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Introduction: Psychology after Discourse Analysis 1. Discourse Analysis: Dimensions of Critique in Psychology 2. Four Story-Theories About and Against Postmodernism in Psychology 3. Discourse Analysis and Psycho-Analysis 4. Discursive Complexes in Material Culture 5. Against Discursive Imperialism, Empiricism and Constructionism 6. Discourse Analysis and Micronations of the Self in Times of War
Ian Parker was Co-Founder and is Co-Director (with Erica Burman) of the Discourse Unit. He is a member of the Asylum: Magazine for Democratic Psychiatry collective, and a practising psychoanalyst in Manchester. His research and writing intersects with psychoanalysis and critical theory. He is currently editing a book series Lines of the Symbolic (on Lacanian psychoanalysis in different cultural contexts) for Karnac Books. He edited the 2011 four-volume Routledge major work Critical Psychology, and is editing the series Concepts for Critical Psychology: Disciplinary Boundaries Re-Thought. His books on critical perspectives in psychology began with The Crisis in Modern Social Psychology, and How to End It (Routledge, 1989), and continued with Discourse Dynamics: Critical Analysis for Social and Individual Psychology (Routledge, 1992). His recent books include Qualitative Psychology: Introducing Radical Research (Open University Press, 2005) and Revolution in Psychology: Alienation to Emancipation (Pluto Press, 2007).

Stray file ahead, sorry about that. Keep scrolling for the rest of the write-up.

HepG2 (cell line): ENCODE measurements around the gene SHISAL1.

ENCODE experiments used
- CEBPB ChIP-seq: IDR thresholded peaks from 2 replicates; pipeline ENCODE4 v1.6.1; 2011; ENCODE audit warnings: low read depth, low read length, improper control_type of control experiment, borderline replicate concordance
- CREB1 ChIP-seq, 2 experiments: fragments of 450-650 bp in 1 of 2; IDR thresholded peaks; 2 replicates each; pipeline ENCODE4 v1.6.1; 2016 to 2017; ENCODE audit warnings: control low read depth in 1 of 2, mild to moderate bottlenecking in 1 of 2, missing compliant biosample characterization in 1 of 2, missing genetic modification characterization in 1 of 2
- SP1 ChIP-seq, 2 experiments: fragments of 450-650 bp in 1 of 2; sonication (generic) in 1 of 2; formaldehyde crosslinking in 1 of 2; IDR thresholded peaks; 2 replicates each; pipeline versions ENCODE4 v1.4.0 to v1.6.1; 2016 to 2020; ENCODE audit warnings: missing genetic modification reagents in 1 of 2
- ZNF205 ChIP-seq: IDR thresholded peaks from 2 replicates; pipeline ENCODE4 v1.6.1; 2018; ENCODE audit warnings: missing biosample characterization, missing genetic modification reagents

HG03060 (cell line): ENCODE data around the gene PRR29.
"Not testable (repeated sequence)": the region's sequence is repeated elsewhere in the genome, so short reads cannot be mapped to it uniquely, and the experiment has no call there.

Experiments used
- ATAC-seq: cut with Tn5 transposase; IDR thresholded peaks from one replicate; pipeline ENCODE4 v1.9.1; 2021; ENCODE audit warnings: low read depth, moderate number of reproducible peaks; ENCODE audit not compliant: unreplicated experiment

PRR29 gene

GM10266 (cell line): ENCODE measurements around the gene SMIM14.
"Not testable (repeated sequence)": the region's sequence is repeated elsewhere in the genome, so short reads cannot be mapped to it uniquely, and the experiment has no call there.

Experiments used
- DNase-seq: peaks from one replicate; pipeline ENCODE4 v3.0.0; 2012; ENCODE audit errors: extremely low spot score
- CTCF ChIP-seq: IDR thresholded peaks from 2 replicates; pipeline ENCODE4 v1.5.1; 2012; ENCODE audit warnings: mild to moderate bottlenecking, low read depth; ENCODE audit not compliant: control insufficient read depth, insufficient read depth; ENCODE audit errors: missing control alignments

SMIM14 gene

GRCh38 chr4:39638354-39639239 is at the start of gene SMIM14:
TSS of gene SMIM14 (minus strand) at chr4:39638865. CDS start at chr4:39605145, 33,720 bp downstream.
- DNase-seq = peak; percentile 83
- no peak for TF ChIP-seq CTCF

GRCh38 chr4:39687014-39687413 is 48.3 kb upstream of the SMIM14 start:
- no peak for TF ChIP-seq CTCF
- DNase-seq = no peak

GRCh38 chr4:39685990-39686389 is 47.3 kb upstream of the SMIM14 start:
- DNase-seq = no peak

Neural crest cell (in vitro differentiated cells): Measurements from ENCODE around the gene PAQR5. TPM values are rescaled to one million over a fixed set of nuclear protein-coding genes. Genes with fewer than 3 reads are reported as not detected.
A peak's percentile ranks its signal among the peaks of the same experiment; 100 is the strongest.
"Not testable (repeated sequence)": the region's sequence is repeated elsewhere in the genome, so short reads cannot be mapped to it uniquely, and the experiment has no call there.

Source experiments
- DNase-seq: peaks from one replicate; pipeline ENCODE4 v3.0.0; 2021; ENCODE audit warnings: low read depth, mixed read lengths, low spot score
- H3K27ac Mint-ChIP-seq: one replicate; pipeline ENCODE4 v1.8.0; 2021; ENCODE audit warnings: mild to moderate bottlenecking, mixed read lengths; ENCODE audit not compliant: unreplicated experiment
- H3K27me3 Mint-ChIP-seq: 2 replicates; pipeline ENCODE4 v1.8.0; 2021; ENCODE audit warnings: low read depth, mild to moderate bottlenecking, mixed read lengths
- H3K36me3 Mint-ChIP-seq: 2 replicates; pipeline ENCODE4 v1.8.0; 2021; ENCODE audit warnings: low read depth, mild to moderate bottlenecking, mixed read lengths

'This series is the comprehensive resource we have been waiting for to enable new generations of budding psychologists, and all those who concern themselves with how we might live, to find their way to a just appreciation of what it might be to understand the myriad ways a human being can be a person among persons.' - Rom Harre, Linacre College, University of Oxford, UK, and the Psychology Department, Georgetown University, USA 'This is a daring and necessary book from a key advocate of discourse analysis in psychology. Ian Parker effortlessly weaves an accessible outline of the field of discourse analysis in psychology and a radical argument `for' and `against' its use as a critical tool. This is an inspirational call for researchers to shape a different path for discourse analysis by connecting it with psychoanalysis and political and psychological culture - a call that hopefully will help transform both critical and mainstream psychology, as well as the practice of discourse analysis itself.' - Cristian Tileaga, Department of Social Sciences, Loughborough University, UK